- Bring back luxury vehicle levy
- Relook tax exemptions
- Use ICT to improve tax administration
For the country’s economy to surmount the various challenges brought upon it by the coronavirus pandemic, managers of the economy must take bold tax measures to reform the tax system – which should include bringing back some of the taxes previously scrapped by government, policy think-tank Oxfam has said.
The Oxfam report, authored by Dr. Alex Ampaabeng, says in view of the ravages caused by coronavirus on economies around the world – which will widen Ghana’s overall fiscal deficit to GH¢30.2billion, representing 7.8 percent of revised GDP, from a previous pre-coronavirus target of GH¢18.9billion (4.7% of GDP) – it will be important for managers of the economy to adopt drastic measures which may be unpopular with the masses but yield the country some revenue to close the gaping fiscal gap.
Some of the measures Oxfam proposes include introduction of an additional tax band on higher incomes; removing personal reliefs on higher income earners; re-introduction of fair luxury vehicle levies; implementation of a digitised property taxation system; and review and amendment of generous tax exemptions.
Other measures it proffers include implementing effective taxation of high net worth individuals; improving tax communication; implementing a robust ICT-led administrative system; and involving non-conventional partners, such as faith-based organisations.
On income tax, Oxfam says personal allowances that are enjoyed by every tax payer – such as married couples’ allowance, child education support, dependent spouse, etc. – should be abolished for high income earners, as their main purpose is to reduce inequality. Removing such tax freebies for higher income tax earners – such as those earning over GH¢20,000 a month, the report says, could generate substantial revenue while promoting one of the core aims of taxation, which is fairness.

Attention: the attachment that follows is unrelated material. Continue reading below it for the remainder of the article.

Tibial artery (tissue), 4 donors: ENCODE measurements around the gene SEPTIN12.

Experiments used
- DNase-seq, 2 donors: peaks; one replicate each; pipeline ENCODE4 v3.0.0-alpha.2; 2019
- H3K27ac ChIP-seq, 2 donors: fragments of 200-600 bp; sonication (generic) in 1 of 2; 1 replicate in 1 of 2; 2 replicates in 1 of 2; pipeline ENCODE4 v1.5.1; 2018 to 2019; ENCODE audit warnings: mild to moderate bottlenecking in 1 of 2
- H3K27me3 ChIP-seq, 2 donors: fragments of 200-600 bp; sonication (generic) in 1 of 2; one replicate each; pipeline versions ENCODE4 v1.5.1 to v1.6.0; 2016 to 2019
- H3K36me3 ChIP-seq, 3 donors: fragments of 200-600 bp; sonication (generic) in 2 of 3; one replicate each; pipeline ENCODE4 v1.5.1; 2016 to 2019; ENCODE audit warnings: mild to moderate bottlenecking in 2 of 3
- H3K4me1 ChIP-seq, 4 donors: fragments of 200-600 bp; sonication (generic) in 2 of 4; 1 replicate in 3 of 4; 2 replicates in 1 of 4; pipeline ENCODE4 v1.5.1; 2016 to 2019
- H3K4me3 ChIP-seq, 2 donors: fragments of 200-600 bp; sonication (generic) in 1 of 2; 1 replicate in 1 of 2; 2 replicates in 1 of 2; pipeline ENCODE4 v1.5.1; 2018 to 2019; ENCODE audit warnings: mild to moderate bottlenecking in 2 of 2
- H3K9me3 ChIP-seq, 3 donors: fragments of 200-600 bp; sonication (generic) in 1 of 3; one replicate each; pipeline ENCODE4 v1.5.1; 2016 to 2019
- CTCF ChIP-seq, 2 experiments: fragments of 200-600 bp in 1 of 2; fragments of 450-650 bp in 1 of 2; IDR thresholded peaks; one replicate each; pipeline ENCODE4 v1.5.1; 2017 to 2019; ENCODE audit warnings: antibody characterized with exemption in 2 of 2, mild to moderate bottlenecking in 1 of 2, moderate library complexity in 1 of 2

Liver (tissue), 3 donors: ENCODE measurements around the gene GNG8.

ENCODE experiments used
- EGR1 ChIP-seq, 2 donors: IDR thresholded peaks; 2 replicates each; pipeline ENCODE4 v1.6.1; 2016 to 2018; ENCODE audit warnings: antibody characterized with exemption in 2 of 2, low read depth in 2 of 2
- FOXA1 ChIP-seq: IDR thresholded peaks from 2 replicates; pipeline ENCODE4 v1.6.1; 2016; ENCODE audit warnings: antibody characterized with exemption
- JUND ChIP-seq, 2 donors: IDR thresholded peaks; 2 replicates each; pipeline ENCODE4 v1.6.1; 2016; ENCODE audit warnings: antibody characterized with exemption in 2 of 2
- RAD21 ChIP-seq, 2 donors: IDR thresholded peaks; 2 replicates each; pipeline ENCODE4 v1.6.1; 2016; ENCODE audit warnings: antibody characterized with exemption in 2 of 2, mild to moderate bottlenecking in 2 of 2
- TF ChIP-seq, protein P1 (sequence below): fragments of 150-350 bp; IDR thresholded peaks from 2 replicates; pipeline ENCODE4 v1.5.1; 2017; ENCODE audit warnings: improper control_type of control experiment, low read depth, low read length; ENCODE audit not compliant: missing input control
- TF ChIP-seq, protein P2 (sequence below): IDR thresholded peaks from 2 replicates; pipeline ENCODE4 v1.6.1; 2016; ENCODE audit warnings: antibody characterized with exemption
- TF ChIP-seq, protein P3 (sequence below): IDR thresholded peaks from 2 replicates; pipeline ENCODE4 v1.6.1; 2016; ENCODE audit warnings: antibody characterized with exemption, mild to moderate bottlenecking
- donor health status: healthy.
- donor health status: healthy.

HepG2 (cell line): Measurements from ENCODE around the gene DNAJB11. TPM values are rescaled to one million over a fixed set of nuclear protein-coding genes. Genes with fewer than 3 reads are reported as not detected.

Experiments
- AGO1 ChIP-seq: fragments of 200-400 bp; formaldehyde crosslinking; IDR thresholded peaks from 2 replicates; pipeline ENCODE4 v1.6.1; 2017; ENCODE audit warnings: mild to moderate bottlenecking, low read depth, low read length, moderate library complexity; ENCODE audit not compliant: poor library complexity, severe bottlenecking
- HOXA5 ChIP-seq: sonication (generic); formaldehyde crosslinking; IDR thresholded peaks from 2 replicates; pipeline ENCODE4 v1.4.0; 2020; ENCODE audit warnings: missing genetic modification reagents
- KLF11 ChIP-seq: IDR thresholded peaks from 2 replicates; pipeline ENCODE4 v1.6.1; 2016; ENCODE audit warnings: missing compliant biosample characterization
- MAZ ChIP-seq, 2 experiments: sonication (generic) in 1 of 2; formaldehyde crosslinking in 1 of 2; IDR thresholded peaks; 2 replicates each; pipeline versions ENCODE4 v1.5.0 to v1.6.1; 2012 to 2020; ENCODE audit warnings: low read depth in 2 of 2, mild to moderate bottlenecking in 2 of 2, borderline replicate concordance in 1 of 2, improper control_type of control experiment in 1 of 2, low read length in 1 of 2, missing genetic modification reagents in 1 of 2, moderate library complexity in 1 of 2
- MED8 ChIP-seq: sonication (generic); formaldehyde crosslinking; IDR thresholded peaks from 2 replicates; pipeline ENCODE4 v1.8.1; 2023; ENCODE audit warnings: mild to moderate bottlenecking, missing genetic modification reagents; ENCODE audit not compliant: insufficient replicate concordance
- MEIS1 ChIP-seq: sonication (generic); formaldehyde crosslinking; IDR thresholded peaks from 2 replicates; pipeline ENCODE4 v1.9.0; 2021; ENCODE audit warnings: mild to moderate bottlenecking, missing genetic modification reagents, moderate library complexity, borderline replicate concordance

Another tax that the think-tank proposed be re-introduced is the luxury vehicle levy, which was scrapped after a year of its introduction as government couldn’t realise the projected revenue from it. But Oxfam says the tax failed due to its poor implementation, and hence it should be brought back – but must capture the real luxury vehicles and not use Co2 emission rates as the basis. For example, it says, the monetary value of a vehicle should be used to determine its luxuriousness and taxes must be reviewed downward as the vehicles grow old.
The Oxfam report further waded into the tax exemptions saga that is draining the economy of needed revenue. Tax exemption is estimated to have cost the country more than US$1.1billion in 2018; equivalent to 1.6 percent of GDP. It is against this backdrop that the think-tank says a review of the exemptions will directly increase revenue urgently required in this pandemic period.
It adds that the exemptions must be reviewed to ensure that key sectors likely to drive the economy are supported, and not powerful corporations. Hence, government can consider temporary liquidity-enhancing measures such as deferring tax payment to support business’ cash flows.
Another suggestion it made to government is introducing efficiency in the tax administration system by use of technology. This, it said, will block leakages that stem from corruption, under-reporting and under-collection, which are costing the economy substantial revenue each year.
“Government needs to recognise the impact of technology in promoting compliance. Information and communications technology are increasingly playing a critical role in tax compliance management. The use of ICT, especially in the hard-to-tax sectors, is crucial as it could promote detection and compliance through automatic gathering of third-party information as a by-product of natural business processes. Again, ICT systems reduce compliance costs and enhance data capturing for effective tax policy design,” it said.
The Oxfam report however advised government to build political consensus with stakeholders before implementing policies which have the ability to incur the displeasure of citizens and investors alike; adding that any move to score political points with these policies should be avoided.